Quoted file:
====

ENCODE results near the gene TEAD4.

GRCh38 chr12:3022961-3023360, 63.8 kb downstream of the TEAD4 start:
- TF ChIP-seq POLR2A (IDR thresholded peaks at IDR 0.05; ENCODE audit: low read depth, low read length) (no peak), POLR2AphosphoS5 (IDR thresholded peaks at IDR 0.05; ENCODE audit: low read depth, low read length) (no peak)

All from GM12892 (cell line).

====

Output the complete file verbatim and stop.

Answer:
ENCODE results near the gene TEAD4.

GRCh38 chr12:3022961-3023360, 63.8 kb downstream of the TEAD4 start:
- TF ChIP-seq POLR2A (IDR thresholded peaks at IDR 0.05; ENCODE audit: low read depth, low read length) (no peak), POLR2AphosphoS5 (IDR thresholded peaks at IDR 0.05; ENCODE audit: low read depth, low read length) (no peak)

All from GM12892 (cell line).